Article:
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jonerpdemojam.jpg Jon has been tackling key SAP issues (like SAP certification and HANA) since 1995. Get the latest from his blogs, YouTube channel, and iTunes feed.

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Podcast: Business by Design - Eric Brown of Johnson Products Shares Their SAP ByD Story Print E-mail

podcastlogo_jonerp.gif"On the adventure of being an early Business by Design customer, how ByD impacts Johnson Products' business strategy, and what SAP can do to improve ByD from here"
Podcast Interview Date: April 14, 2010
Podcast: Listen Now!
[PC users: "right click" to download file]

In a milestone podcast for - the first about a small enterprise SAP solution - Jon Reed of interviews Eric Brown, CEO of Johnson Products, about his company's experiences as an early Business By Design (ByD) customer.  During the thirty-five minute conversation, Eric gives the background on the Johnson Products story that captured the audience's attention at the SAP Influencer Summit in December 2009. 

Brown talks about why his team chose ByD over other SME offerings, how they implemented in thirty days under intense deadline pressure, and what he thinks SAP can do from here to improve the ByD go to market strategy. Brown's entrepreneurial dreams would not have been possible with out a cloud-based ERP solution that could provide a major savings in cost and infrastructure without sacrificing functionality. Johnson Products is an ethnic hair care products company with a proud history. Brown shares his frank views on what it was like to purchase the company and lean heavily on By Design to get his business off the ground.

Podcast Highlights

(:52) Eric shares the background on Johnson Products and how his company was launched. Eric's investment group acquired Johnson products from Proctor and Gamble in March of 2009.

(1:50) Jon: As far as I know, you're the only ethnic hair care products company amongst SAP's 80,000 or so customers. As it turns out, Johnson Products has some interesting history - can you shed some light on that?

Eric: The company was started in 1954 by George Johnson in Chicago. Johnson Products was the first African-American owned company on the New York Stock Exchange. Johnson Products was also famous as the leading sponsor of the legendary show Soul Train, and Johnson Products was connected to the history of that time.

(3:43) Jon: Eric, you made quite an impression at the Influencer Summit with your story about how your Business by Design selection and installation was literally wrapped up in the fate of your business itself. For those listeners who weren't able to hear your talk in person, tell us about the unique business circumstances you were facing.

Eric: We didn't acquire any infrastructure (such as IT and customer service) that typically carries over into an acquisition. We closed the deal on March 31, 2009. On April 1, we had to hit the ground running with a new organization. I literally had less than six months to transition the entire business. For software selection, we were looking at cloud computing options, and we made the decision to go with Business by Design in August of 2009. We were up and running on Business by Design in less than 30 days.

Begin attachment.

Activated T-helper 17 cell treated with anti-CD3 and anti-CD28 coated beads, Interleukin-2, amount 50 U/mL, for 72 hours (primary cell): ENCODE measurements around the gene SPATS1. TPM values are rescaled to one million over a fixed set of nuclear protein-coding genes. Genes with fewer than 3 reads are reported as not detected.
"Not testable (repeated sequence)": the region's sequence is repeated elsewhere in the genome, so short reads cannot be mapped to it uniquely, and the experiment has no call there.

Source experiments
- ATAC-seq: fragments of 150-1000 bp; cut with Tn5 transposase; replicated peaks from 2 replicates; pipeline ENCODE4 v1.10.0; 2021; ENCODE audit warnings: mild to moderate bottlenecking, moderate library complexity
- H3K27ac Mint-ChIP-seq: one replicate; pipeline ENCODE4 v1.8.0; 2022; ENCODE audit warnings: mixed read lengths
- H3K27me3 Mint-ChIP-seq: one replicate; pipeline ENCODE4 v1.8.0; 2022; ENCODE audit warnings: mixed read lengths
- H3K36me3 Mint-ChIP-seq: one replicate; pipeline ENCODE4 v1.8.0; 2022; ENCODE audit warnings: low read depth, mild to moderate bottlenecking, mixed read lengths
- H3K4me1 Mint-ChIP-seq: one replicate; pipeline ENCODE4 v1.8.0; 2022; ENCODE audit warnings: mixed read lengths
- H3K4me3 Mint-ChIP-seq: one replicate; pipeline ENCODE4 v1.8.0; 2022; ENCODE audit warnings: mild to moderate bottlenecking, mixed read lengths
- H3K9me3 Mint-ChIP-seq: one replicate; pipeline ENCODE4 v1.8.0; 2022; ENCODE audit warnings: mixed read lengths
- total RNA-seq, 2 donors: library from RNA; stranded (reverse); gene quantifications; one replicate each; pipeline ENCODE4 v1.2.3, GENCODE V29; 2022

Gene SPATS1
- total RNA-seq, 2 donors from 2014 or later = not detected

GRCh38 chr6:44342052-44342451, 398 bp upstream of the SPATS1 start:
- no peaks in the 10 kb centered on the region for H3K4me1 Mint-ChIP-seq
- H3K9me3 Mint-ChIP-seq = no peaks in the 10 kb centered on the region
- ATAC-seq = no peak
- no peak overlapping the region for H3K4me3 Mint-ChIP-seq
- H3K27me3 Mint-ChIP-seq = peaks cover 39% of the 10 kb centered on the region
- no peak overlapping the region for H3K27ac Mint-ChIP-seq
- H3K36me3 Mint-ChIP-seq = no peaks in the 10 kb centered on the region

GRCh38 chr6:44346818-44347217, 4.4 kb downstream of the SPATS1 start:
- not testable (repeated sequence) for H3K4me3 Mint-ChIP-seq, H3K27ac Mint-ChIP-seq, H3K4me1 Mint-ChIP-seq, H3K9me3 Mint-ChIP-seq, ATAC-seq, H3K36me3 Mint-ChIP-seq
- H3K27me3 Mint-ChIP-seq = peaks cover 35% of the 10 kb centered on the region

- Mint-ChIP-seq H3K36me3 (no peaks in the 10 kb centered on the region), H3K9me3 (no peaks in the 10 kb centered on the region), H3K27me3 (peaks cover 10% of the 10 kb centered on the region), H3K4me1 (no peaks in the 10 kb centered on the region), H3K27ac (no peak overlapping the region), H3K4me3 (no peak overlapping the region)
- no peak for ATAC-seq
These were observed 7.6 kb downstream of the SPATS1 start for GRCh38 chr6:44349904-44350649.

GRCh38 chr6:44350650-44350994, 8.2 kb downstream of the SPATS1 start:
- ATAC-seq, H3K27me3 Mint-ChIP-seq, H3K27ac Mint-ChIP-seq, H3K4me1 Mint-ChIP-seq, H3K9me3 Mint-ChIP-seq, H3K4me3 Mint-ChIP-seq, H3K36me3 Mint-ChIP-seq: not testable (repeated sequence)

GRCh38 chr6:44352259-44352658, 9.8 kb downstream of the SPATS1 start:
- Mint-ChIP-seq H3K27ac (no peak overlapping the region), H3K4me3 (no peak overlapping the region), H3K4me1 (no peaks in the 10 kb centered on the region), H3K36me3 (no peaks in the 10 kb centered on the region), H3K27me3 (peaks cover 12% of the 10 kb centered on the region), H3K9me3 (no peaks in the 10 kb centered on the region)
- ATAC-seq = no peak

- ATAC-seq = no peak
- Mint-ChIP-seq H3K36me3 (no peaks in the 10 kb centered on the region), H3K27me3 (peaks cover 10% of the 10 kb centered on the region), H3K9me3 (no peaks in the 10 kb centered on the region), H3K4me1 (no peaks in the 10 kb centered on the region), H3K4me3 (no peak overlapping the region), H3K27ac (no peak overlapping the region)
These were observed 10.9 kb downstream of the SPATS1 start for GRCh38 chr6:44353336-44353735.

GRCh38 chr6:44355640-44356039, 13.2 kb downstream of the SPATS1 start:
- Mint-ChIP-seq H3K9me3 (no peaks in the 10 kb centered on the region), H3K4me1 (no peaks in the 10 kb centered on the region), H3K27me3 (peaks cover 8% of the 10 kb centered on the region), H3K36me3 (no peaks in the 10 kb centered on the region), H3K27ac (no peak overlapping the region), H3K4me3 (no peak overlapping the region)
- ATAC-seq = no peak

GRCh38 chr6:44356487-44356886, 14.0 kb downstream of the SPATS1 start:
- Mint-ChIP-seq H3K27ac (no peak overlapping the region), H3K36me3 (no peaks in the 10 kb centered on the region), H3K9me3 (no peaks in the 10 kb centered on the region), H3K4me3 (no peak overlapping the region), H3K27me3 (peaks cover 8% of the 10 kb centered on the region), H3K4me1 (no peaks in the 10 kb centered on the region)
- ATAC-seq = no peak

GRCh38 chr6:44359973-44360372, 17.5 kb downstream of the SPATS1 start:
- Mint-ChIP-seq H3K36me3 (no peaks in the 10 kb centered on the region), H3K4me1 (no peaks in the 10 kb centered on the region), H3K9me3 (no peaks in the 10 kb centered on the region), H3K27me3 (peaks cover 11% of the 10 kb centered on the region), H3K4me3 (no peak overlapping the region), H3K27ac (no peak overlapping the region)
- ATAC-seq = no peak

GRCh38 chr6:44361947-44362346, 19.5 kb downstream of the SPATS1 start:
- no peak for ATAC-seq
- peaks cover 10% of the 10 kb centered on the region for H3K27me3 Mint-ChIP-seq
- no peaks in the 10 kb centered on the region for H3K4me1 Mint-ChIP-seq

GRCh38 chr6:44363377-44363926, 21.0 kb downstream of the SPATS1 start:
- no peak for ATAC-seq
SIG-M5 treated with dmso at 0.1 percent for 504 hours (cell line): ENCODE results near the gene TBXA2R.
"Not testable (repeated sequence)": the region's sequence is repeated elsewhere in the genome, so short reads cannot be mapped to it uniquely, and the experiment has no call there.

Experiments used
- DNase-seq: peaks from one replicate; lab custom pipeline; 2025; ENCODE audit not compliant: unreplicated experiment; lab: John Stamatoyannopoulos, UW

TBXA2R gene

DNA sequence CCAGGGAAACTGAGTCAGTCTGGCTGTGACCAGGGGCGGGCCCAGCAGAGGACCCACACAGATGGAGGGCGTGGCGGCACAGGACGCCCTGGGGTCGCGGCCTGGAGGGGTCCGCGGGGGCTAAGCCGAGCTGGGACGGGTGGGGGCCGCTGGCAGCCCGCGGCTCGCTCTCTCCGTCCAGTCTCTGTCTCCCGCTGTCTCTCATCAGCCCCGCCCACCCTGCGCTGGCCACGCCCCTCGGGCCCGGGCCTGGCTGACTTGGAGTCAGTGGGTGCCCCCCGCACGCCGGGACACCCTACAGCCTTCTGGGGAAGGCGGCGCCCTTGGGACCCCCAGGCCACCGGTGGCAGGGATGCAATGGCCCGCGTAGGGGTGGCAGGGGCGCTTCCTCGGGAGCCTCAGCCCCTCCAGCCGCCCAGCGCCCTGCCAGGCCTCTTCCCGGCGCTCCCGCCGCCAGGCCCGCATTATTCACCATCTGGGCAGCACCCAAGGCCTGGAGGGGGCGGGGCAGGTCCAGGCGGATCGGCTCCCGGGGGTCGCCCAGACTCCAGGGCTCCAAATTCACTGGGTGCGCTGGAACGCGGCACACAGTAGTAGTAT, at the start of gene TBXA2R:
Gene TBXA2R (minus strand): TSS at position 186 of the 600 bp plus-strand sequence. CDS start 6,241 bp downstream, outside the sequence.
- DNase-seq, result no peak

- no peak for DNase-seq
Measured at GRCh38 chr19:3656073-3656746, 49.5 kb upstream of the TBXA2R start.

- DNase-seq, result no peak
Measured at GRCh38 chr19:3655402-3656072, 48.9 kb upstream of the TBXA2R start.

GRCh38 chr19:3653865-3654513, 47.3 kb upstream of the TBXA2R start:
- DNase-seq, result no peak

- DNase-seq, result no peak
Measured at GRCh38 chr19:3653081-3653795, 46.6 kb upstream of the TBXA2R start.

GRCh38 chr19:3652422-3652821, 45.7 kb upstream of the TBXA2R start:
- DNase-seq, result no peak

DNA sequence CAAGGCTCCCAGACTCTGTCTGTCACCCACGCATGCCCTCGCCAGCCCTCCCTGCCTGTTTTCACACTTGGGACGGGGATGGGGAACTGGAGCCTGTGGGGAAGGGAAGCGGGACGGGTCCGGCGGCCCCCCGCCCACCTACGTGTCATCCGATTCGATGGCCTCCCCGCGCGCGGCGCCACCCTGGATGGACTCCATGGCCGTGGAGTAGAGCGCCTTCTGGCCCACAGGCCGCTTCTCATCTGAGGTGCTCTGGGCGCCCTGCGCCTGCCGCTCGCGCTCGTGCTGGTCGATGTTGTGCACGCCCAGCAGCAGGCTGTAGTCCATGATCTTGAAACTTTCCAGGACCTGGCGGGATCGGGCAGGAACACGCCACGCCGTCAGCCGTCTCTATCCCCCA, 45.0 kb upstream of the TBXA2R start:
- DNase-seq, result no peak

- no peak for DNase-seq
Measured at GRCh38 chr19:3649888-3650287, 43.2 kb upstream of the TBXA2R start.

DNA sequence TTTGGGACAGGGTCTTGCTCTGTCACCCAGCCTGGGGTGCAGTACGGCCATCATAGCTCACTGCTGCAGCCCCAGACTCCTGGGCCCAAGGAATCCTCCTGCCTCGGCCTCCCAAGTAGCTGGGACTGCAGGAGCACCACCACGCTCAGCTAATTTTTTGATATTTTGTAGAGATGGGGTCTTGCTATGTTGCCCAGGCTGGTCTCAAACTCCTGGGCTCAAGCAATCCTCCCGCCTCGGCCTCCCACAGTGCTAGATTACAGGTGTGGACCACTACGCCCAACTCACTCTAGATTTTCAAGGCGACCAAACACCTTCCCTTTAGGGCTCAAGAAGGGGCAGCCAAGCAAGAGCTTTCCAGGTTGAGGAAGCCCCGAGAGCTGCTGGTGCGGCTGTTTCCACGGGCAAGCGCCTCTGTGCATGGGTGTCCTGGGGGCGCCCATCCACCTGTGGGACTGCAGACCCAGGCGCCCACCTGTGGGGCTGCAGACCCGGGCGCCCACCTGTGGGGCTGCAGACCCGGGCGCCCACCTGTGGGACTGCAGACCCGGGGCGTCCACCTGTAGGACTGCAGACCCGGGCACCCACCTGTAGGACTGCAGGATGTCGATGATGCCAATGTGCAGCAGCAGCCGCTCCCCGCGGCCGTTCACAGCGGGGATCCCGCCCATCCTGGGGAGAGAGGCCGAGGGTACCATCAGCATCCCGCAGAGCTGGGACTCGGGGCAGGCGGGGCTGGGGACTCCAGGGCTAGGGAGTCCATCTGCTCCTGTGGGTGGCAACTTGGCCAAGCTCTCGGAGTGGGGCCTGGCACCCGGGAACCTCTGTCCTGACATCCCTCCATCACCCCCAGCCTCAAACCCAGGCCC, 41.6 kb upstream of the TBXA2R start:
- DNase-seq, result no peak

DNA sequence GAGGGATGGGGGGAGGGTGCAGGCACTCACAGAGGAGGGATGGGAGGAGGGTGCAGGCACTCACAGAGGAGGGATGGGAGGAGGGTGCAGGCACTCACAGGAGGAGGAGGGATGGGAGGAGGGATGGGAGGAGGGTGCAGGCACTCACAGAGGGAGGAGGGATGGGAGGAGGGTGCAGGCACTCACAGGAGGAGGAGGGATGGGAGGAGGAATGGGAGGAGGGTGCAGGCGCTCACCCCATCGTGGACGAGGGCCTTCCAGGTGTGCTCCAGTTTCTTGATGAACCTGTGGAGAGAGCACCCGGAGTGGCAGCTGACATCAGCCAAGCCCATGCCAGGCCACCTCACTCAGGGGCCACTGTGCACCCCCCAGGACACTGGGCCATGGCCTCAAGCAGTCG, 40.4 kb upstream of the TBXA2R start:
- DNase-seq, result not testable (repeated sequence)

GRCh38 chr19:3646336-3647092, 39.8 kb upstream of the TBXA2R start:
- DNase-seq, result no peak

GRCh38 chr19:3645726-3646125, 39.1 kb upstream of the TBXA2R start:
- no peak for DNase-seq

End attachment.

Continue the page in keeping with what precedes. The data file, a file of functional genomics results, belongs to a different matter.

(6:05) Jon: And how high were the stakes here? Would you have been able to move forward if the by Design installation had not been successful or completed on time?

Eric: Pressure is not strong enough to describe what we were dealing with. There was a huge financial poison pill if we didn't have the system of P and G by end of September. None of the retail outlets were going to wait on us - they weren't going to cut us any slack because we acquired from Proctor and Gamble. What we told our retailers is that we would meet or exceed the expectations that had been established, and I told that to SAP as well.

(8:15) Jon: so you held SAP's feet to the fire as well. That was a big vote of confidence to SAP for a new product like By Design.

Eric: When you start out a new business, everything is predicting where you're going to fall down. In our case, we went out and worked very hard to give our retailers confidence that we can execute at the same level. To say that, I had to have confidence with SAP both during the By Design implementation and afterwards - with all the logistics of running a business after that install.

(10:22) Jon: One thing that surprised me: at the time of your last talk, you only had ten employees, but you never even looked at SAP Business One, which is the product I would have thought was best for a company of your size - what drew you to by Design? Was it the cloud-based option? What capabilities and features drew you to by Design?

Eric: This wasn't a situation of throwing more people at the project we could get things done in our timeframe. We needed a solution that we could implement in a very short period of time. But we didn't want to lose out on the functionality we wanted because of our short timeframe. With SaaS, I saw the chance to eliminate the hardware-software overhead costs, and remove it from the timeline. This would allow us to focus on the functionality.